My Teen Needs Help Now
Thinking your child may have a mental health concern can be overwhelming and even downright scary. But you should know that you—and your teen—are not alone.
In fact, 1 in 5 teens will experience depression1 and up to 24 million Americans suffer from an eating disorder—with most of them between the ages of 12 and 25.2 More and more research shows that the teen years are a common time for mental health issues to arise because of the incredible changes going on in teens’ brains and bodies.3 According to the National Alliance on Mental Illness, LGBT youth may be more vulnerable to anxiety and depression than their heterosexual peers.4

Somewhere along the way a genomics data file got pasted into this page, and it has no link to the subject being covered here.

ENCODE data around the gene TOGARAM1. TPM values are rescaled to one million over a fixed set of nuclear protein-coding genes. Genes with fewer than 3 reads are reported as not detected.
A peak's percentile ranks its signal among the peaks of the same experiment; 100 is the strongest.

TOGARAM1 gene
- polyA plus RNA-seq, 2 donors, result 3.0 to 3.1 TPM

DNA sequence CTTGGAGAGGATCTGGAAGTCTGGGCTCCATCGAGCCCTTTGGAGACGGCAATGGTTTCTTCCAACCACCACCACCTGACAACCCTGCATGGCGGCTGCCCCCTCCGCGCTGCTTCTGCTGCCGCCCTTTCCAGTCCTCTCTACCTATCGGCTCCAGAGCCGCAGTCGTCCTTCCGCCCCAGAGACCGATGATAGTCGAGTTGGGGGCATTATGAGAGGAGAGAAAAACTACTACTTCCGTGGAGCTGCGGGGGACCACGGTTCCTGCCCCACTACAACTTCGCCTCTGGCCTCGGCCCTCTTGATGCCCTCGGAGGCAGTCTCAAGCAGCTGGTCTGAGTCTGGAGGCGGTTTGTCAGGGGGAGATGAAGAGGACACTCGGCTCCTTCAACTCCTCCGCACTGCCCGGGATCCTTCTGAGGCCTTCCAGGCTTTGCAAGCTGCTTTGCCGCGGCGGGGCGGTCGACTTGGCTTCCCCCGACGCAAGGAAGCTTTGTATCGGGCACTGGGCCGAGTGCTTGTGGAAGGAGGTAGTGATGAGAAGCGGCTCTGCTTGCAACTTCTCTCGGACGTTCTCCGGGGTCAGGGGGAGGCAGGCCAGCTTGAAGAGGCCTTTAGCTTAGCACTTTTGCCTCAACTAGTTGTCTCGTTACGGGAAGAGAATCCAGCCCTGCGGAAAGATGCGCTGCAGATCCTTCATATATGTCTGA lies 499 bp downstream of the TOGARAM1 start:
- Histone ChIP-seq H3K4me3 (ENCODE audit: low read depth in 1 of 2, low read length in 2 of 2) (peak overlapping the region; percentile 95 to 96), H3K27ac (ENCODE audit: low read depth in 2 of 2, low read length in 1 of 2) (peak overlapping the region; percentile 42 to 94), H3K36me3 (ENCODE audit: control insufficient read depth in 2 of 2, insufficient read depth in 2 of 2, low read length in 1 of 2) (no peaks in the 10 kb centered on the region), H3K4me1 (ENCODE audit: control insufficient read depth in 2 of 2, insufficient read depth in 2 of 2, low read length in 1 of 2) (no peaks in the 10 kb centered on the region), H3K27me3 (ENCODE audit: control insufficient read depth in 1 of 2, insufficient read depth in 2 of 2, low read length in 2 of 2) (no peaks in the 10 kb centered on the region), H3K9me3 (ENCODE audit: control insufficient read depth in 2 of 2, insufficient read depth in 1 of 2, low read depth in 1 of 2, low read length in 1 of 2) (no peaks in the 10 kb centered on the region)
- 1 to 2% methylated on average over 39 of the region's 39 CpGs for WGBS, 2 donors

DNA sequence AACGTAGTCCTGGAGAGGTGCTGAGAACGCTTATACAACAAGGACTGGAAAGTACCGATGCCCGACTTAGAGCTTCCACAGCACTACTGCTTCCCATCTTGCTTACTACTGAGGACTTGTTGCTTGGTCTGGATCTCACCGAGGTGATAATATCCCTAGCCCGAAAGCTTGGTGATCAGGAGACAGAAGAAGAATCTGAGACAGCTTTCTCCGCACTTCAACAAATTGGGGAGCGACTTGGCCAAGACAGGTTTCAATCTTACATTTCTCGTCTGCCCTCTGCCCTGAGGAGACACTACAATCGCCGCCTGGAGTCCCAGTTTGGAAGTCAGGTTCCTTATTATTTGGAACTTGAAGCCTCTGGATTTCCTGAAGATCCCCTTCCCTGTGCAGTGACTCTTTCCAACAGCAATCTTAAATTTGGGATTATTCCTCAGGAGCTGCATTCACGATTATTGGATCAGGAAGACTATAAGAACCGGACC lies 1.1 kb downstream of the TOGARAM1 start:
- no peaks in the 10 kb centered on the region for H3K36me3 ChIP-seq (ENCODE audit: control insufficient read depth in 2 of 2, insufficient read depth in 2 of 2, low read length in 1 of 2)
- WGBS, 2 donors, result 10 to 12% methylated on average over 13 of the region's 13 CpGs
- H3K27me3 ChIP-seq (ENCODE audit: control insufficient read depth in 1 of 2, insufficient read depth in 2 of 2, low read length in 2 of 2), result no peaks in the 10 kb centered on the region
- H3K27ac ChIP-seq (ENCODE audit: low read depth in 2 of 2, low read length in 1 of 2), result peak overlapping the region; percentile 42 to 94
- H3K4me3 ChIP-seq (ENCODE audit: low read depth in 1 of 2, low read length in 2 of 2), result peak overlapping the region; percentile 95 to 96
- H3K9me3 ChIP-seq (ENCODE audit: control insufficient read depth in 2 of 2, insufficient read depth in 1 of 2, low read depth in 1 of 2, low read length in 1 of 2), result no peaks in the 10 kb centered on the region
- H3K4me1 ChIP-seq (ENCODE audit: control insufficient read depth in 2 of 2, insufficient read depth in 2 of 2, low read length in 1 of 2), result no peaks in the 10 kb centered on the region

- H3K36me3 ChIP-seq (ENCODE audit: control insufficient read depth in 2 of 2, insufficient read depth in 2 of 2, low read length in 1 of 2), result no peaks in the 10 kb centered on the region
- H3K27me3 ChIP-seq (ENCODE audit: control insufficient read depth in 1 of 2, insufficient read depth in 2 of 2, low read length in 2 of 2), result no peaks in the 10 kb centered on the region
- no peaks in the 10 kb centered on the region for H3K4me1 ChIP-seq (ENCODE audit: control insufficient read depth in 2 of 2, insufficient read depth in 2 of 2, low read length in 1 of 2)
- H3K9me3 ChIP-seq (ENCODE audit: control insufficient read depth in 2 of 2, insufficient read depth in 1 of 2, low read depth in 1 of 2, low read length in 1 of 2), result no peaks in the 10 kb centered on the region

The good news is that—especially with early intervention—many mental health concerns can be successfully treated.5
If you’re concerned about your teen’s mental health, here are some resources you can contact for help:
Vermont 2-1-1—a free, confidential service that’s available 24/7. You can call Vermont 2-1-1 to find out about hundreds of important community resources, like drug and alcohol programs, emergency food and shelter, disability services, counseling, senior services, healthcare, child care, legal assistance, transportation needs, educational and volunteer opportunities, and much more. Visit vermont211.org to learn more.
Vermont Department of Mental Health—the state’s mental health agency. The Department of Mental Health focuses on ensuring access to effective prevention, early intervention, and mental health treatment and support to all Vermonters. For more information, call (802) 828-3824 or visit mentalhealth.vermont.gov.
Vermont Suicide Prevention Center—a statewide resource for suicide prevention. Call (802) 254-6590 for more information, or visit vtspc.org for screening tools, a list of suicide prevention hotlines, and more.